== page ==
Man sentenced to life for 2008 Berkeley murders

Desmen Lankford

Desmen Lankford, 27, who was convicted in September of the murder of two East Bay men, was sentenced on Nov. 10 to life in prison without parole.

The shootings of Kevin Antoine Parker, 42, of Oakland and Kelvin Earl Davis, 26, of Berkeley in front of 1436 Derby St. on Sept. 18, 2008, was the result of a gang war, according to Senior Deputy District Attorney James Sheehan.

Lankford was a member of The Cold Gunnaz, a North Oakland gang that had been involved in a feud with a south Berkeley gang since 2003. Lankford had a dispute with Davis’s twin brother, Melvin, but, when he couldn’t find Melvin Davis, he shot Kelvin Davis instead, according to Sheehan. Parker had just sold Kelvin Davis a car and the two were standing outside the apartment building when Lankford opened fire.

“It can be simply surmised that he is a cold-blooded killer,” Alameda County Deputy Probation Officer Karen Lee said in a sentencing report, adding that he had never expressed any remorse, according to Fugitive.com.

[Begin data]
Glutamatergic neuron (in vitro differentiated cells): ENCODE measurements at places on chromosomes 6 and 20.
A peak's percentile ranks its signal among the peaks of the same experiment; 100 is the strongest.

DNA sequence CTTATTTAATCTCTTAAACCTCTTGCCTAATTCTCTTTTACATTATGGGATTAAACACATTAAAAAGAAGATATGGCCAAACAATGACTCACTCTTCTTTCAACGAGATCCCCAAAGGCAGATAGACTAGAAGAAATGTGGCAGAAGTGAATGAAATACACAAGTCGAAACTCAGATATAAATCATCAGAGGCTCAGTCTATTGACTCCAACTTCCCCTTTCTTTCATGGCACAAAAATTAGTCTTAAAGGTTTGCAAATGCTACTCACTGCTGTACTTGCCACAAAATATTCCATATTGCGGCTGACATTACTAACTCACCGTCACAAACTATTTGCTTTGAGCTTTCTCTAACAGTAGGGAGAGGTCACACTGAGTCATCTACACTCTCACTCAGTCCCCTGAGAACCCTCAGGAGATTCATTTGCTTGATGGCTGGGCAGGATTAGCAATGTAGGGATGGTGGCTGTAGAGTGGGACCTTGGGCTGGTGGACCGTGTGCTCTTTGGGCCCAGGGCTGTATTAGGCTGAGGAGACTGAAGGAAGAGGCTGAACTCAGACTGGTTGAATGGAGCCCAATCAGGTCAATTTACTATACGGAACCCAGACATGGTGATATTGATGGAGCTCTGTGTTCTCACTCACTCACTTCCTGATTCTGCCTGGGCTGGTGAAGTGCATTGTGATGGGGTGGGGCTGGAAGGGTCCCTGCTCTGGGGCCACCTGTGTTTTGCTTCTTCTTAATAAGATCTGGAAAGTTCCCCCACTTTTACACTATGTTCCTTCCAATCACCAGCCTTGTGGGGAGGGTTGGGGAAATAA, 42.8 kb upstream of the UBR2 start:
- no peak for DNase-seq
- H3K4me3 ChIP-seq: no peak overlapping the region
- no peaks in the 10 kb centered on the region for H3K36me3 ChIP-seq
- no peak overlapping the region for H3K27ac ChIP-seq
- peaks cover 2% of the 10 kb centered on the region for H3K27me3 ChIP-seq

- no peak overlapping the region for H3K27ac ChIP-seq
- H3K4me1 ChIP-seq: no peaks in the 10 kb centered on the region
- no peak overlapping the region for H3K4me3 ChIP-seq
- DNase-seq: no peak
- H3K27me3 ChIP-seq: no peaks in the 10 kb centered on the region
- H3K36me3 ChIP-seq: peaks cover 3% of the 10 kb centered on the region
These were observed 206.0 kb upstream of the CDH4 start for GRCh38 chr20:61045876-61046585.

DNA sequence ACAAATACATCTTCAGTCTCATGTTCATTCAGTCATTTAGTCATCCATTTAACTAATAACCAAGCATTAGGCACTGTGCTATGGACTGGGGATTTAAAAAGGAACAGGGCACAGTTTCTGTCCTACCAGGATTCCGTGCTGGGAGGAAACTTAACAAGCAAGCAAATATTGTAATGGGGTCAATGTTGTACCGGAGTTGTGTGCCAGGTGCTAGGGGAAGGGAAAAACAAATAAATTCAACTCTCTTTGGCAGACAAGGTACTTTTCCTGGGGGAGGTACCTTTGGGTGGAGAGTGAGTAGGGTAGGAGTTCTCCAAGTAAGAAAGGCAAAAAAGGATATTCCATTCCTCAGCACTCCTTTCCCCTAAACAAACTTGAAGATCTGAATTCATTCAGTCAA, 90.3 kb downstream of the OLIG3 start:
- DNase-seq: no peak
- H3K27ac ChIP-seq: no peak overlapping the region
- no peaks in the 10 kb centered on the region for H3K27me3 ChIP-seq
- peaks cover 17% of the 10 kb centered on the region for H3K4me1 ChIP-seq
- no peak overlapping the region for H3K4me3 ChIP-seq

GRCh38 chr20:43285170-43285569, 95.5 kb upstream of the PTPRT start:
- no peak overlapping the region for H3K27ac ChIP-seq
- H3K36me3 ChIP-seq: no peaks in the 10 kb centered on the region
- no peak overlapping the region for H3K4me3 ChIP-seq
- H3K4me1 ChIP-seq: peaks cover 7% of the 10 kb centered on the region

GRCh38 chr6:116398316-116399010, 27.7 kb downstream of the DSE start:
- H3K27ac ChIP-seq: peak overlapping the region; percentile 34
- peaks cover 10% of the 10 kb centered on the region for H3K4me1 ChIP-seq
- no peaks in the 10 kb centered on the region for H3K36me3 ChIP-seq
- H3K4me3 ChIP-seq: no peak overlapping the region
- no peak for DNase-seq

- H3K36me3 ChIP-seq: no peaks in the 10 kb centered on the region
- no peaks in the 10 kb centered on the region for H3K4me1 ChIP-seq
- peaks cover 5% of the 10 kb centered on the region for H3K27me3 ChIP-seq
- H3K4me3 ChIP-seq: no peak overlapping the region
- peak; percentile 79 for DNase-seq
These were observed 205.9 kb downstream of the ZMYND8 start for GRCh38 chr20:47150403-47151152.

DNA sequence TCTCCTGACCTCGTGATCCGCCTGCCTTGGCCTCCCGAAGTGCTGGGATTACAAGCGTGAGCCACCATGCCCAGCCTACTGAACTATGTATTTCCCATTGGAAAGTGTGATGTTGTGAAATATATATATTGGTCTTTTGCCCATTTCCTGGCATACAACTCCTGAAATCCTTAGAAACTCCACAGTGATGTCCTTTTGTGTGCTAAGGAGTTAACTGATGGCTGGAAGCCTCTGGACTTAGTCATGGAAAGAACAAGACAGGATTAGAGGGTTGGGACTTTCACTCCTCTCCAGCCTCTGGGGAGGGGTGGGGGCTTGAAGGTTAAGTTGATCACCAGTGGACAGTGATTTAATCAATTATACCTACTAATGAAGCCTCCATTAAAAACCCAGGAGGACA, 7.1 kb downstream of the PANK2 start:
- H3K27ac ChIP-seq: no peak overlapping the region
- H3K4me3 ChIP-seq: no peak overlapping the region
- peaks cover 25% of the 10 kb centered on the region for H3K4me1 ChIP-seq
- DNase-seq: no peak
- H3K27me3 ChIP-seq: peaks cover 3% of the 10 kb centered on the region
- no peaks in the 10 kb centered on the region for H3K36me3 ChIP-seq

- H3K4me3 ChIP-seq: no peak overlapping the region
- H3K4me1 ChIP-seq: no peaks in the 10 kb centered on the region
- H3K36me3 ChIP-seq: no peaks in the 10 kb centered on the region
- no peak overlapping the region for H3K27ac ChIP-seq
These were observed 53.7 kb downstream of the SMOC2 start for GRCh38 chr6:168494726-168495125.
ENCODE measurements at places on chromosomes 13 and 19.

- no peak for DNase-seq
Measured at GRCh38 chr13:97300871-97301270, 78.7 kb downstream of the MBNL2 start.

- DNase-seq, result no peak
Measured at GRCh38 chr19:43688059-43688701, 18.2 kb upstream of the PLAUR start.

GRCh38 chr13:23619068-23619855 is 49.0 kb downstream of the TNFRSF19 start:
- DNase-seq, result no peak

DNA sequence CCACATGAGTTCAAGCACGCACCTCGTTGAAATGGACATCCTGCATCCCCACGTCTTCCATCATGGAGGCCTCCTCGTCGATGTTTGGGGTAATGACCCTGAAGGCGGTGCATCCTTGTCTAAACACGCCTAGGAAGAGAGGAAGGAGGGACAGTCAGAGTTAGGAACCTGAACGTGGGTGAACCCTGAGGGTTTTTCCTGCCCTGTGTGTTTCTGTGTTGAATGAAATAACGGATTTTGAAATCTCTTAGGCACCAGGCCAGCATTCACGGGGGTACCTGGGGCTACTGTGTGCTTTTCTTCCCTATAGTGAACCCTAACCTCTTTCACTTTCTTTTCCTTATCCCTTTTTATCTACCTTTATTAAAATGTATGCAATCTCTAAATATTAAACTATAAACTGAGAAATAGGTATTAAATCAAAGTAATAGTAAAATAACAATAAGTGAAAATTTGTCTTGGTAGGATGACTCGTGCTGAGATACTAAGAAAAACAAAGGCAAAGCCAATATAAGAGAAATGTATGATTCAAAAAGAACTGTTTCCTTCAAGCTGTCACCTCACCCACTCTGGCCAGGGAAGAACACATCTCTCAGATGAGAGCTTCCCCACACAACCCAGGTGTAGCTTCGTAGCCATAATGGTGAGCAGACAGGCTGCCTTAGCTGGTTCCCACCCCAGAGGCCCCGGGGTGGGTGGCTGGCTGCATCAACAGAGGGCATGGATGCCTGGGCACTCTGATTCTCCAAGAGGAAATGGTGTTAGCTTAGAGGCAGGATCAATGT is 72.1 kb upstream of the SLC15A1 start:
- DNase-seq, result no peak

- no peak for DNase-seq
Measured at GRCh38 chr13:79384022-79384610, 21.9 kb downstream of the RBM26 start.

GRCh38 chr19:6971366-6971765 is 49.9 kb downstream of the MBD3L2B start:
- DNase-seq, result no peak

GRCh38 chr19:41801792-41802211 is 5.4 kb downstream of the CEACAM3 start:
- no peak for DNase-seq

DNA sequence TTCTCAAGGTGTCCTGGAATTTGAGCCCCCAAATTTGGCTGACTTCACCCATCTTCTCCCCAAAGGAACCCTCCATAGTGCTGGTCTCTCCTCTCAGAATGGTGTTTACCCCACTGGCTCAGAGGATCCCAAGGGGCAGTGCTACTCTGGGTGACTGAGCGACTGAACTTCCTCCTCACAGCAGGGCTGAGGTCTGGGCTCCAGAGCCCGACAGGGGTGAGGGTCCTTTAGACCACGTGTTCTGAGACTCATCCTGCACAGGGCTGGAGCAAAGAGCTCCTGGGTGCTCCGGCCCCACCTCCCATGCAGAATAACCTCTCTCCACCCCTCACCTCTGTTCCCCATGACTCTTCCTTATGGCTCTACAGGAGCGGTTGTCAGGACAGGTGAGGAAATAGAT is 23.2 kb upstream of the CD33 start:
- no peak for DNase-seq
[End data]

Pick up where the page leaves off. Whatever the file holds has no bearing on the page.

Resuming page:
During the trial, the prosecution presented letters written by Lankford seeking to have a key witness killed and encouraging his cousin to lie under oath, according to the District Attorney’s office. The Alameda County Sheriff’s Department also recorded phone calls from jail in which Lankford incriminated himself.

Sheehan also introduced into evidence graffiti that Lankford had written on the walls of three jail cells at the Rene C. Davidson Courthouse. The graffiti identified a former cellmate that was cooperating with the prosecution as a “snitch,” which suggested Lankford was trying to prevent testimony against him.

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